|The Mission of the Manhattan Institute is
foster greater economic choice and
By E.J. McMahon
And so the three wise men came down from the mountain, carrying a stone tablet, and they handed the tablet to the high priest in his black robe. And there was a number inscribed on the tablet, and the number had a dollar sign followed by 11 digits, and the first two digits were "14" and the plaintiffs' lawyers saw that it was good.
The saga of the Campaign for Fiscal Equity (CFE) court challenge to New York state school-financing formula continues to unfold in depressingly predictable fashion.
The latest chapter came yesterday, when thee court-appointed referees recommended a whopping $14 billion jump in operational funding for the city's public schools over the next four years. The total new funding would reach: $5.6 billion a year by 2008-09, plus $9 billion for capital construction. The first $1.4 billion installment would be due next year--when the state and city already face huge budget gaps.
So what now?
Barring a settlement, justice Leland DeGrasse is expected to issue a ruling in January based on the referees' report. And if it gets that far, Gov. George Pataki will have no choice but to appeal. That will mean more years of litigation in a case that as already consumed a decade.
More litigation would also spell more gridlock on a wider range of issues in Albany.
Assembly Speaker Sheldon Silver has already used the lack of agreement on a CFE solution as a pretext for holding up passage of the state budget this year until a record late date in August. Armed with a detailed court order--albeit a specious one--he's clearly ready to do it again.
"It's no longer a question of whether we can afford it or not. It's now a mandate," Silver I asserted Tuesday.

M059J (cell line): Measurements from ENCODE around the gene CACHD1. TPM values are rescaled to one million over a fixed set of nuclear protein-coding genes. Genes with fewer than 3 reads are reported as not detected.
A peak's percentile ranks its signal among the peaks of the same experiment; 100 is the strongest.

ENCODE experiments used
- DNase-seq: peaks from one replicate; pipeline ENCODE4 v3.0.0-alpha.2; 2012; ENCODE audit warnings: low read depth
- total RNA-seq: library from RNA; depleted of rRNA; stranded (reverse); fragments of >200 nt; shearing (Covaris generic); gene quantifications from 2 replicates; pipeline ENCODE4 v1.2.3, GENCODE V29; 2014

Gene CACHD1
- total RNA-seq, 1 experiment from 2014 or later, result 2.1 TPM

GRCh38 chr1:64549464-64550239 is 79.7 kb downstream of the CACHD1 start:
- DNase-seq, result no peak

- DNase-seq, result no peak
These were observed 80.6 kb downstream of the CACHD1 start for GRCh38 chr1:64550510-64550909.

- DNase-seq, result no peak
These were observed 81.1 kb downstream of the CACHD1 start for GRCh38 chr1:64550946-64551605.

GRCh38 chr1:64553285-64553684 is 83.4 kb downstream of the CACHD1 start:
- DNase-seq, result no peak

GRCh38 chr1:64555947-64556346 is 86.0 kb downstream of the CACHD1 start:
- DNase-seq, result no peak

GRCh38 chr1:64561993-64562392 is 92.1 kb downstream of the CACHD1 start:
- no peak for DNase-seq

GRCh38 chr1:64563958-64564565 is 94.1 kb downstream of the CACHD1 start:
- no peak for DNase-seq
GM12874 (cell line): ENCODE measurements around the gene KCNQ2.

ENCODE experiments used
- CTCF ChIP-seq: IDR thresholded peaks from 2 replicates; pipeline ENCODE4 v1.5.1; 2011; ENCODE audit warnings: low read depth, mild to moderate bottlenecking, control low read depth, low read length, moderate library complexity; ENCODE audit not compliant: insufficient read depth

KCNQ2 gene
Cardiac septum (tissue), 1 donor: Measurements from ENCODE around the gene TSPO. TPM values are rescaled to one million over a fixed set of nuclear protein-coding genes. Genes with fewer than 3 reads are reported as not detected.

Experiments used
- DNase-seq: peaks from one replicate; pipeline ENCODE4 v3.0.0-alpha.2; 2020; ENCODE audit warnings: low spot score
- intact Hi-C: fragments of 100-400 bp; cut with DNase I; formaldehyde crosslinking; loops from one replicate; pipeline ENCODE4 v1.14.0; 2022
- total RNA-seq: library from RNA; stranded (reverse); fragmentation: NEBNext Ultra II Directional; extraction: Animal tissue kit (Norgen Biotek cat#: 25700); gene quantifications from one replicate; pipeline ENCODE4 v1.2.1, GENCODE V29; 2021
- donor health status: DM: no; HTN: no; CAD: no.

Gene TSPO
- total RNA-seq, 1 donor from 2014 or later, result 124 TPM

In fact, affordability is precisely the question--for neither the state nor the city can finance the remedy, suggested by judge DeGrasse's referees.
Consider: Under one scenario, the state and city would agree to evenly divide the cost of a court ruling modeled on, the referees report. Including the debt service on new capital borrowing, that would require Albany and City Hall to each somehow come up with an extra $3.2 billion a year (in 2004-05 dollars) by 2008-09.
Pataki thinks he can raise $2 billion from expanded authorization of video lottery terminals, which the Legislature has yet to approve. But that would still leave the state $1.2 billion a year short--the equivalent of a permanent 5 percent hike in the income tax.
The city, for its part, would need to raise taxes by a record amount--far beyond what Bloomberg has already imposed in the last three years--to come up with its own share of a 50-50 split.
But the real impact, if such a ruling were ever implemented, would probably be much larger. That's because the Legislature has embraced, the notion that any CFE-induced hike in aid to New York City must be accompanied by a jump in aid for districts across the state. Using Albany's math, three will get you five in a hurry.
In truth, the referees' recommendation in the CFE case is a fiscal fantasy. And like all fantasies, it is based on myth.
The first myth: More money is all that's needed to fix New York City's schools.
The second myth: Billions of dollars in new state aid can somehow be raised without ultimately raising taxes on New York City residents.
The next two months--before the judge issues a ruling based on the referees report--represent a shrinking window of opportunity for Pataki to hammer out a more fiscally sane settlement.
There may still be a glimmer of hope here because the outcome of the case also has a beating on the city's stalled negotiations with the United Federation of Teachers.
The teachers, of course, want a raise--which a modicum of CFE money would help finance. Mayor Bloomberg, meanwhile, needs changes in the UFT contract to make teachers more productive and accountable, and to give good teachers bonuses to work in poor schools. This is the minimum amount of structural change needed to achieve the supposed aims of CFE.
In short, the governor isn't the only player with an incentive to arrive at a remedy that actually does improve public schools (although it will still fall short of providing the wider range of educational choices poor kids really need).
If all else fails, New York will move a step closer to having Leland DeGrasse as its defacto schools czar. That's when the fantasy will threaten to become a living nightmare.
E.J. McMahon is a Manhattan Institute senior fellow.
©2004 New York Post
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